Review - Fellow Hoodlums
TLN July August 1991

Discounting last year's Ooh Las Vegas pearls 'n' swine ragbag, the splendidly titled Fellow Hoodlums is Deacon Blue's 'difficult' third album. Spiritually, it aims to restore the organic, textured pathos of 1987's Raintown, rather than prolong the wholesale chart-fodder of 1989's When The World... Now that would be fine: only, in being so lately recalled, the spirit is no longer fresh. The title track and the cringe worthy Jackie Jumped The Jail, in particular, evince a studied, over-laboured attempt at (re)constructing the purist Scots identity the band pointedly shelved awhile on the airbrushed, mid-Atlantic stationed second LP. I Will See You Tomorrow, Goodnight Jamsie and the funky Closing Time are blissful exceptions, but A Brighter Star is, basically, Circus Lights (which was always a Raintown song anyway) without the panache, the immediacy, or the charm.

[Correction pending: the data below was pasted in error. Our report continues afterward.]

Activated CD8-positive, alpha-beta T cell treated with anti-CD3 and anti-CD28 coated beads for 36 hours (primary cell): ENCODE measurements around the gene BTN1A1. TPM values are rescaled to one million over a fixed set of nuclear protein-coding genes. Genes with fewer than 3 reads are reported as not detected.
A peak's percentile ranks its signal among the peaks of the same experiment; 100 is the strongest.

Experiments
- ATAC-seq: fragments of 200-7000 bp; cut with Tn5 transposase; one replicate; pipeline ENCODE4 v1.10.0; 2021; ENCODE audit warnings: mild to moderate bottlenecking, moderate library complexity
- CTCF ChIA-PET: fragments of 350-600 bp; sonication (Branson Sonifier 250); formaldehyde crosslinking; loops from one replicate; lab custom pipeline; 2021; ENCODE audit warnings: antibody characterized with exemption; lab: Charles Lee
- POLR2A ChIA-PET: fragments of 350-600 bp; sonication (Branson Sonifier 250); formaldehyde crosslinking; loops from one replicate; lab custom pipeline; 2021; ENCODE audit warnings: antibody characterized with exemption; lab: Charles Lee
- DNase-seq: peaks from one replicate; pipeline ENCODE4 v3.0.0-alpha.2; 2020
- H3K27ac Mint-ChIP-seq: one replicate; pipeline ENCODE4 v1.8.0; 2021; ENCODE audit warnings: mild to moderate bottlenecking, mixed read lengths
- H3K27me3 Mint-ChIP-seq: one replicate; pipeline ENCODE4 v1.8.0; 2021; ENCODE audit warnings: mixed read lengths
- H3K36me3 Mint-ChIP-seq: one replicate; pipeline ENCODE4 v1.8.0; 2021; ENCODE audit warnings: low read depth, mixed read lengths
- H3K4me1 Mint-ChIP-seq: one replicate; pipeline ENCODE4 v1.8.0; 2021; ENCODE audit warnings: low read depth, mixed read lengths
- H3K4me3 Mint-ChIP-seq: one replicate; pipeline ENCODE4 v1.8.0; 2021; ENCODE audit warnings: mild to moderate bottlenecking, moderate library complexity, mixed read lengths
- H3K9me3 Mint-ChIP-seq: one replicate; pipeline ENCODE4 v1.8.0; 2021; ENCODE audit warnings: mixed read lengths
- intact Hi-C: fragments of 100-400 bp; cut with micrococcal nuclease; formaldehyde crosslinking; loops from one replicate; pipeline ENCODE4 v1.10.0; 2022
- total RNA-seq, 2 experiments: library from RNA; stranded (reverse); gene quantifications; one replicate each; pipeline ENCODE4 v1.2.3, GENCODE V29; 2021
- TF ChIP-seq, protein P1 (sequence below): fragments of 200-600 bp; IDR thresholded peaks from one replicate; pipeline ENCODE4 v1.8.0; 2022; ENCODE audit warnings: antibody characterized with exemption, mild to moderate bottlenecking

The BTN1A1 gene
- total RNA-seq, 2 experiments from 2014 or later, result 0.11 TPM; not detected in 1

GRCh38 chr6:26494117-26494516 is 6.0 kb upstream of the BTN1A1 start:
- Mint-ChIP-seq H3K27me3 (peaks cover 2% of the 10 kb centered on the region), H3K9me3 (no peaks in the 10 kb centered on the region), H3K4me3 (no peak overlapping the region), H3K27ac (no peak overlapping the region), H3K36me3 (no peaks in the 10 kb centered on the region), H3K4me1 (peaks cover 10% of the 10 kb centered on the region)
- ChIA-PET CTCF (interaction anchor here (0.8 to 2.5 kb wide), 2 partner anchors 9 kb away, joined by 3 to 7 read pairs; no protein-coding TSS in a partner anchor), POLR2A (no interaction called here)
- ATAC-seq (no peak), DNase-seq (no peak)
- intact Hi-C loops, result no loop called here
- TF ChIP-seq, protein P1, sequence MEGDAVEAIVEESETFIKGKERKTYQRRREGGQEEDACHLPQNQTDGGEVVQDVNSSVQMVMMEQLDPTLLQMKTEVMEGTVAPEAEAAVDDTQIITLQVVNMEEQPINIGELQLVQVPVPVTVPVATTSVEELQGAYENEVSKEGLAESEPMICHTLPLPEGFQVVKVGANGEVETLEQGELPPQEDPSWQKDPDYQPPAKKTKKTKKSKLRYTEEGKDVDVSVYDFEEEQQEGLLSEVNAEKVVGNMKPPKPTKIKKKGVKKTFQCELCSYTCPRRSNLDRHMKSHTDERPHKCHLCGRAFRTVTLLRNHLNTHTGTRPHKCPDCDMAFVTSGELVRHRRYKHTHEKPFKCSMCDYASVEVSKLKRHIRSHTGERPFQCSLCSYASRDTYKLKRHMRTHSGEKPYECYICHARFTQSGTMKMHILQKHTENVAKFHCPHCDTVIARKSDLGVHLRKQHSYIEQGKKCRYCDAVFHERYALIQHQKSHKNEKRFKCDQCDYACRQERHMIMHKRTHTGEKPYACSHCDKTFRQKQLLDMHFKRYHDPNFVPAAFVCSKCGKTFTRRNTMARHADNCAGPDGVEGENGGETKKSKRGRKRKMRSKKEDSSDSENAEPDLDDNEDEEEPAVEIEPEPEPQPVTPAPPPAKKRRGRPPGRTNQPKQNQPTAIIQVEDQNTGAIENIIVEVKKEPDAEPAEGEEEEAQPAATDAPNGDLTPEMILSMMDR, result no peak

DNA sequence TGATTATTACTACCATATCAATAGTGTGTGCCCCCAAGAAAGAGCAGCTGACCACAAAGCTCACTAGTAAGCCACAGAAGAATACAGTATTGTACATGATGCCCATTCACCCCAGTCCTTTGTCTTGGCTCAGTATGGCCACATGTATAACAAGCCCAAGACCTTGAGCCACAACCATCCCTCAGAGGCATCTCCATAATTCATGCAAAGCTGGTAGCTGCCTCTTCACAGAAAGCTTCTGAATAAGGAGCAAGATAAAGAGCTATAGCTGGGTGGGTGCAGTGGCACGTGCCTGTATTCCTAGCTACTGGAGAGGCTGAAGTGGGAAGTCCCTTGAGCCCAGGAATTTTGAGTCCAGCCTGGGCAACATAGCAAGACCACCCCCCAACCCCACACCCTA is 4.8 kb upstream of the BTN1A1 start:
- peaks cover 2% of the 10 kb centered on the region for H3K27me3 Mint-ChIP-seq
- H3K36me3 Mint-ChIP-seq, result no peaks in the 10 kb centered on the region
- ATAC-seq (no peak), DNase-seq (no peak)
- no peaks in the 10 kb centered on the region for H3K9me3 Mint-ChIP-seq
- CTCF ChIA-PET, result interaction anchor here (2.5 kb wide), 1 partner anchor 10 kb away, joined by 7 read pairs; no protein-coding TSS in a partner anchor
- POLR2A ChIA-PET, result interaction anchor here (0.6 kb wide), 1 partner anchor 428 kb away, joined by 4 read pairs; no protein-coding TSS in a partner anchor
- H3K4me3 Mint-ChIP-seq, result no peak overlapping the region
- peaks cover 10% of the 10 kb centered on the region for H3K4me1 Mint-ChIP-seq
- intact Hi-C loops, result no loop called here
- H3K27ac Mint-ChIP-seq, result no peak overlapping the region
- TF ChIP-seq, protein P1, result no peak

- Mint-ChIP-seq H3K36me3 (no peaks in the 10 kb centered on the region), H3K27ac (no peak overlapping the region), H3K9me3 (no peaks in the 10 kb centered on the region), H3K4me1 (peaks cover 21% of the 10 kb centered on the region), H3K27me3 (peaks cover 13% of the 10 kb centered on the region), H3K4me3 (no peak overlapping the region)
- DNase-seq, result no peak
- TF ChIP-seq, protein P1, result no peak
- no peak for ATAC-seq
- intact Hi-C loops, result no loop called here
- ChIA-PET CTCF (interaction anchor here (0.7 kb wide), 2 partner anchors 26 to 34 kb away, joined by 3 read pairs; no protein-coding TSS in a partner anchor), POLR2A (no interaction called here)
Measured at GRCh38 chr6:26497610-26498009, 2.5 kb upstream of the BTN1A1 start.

Lyrics are a little too self-consciously 'romantic' (James Joyce Soles) and the music too deliberately 'back to basics' (almost all of side one) for this set to succeed as an item, a plausible event. And dammit, the glorious tunes of Raintown, where are they now? Deacon Blue are a marvellous and intelligent band, but, here, they have sold themselves short. Ricky Ross's heart (and larynx) is in the right place - no doubt about that - but that temporarily relinquished artistic haven, the Raintown he is obviously seeking to rediscover, is nowhere amid the oddly soulless, calculated conceits of this disappointing, slackly produced record. 6/10

Paul Hullah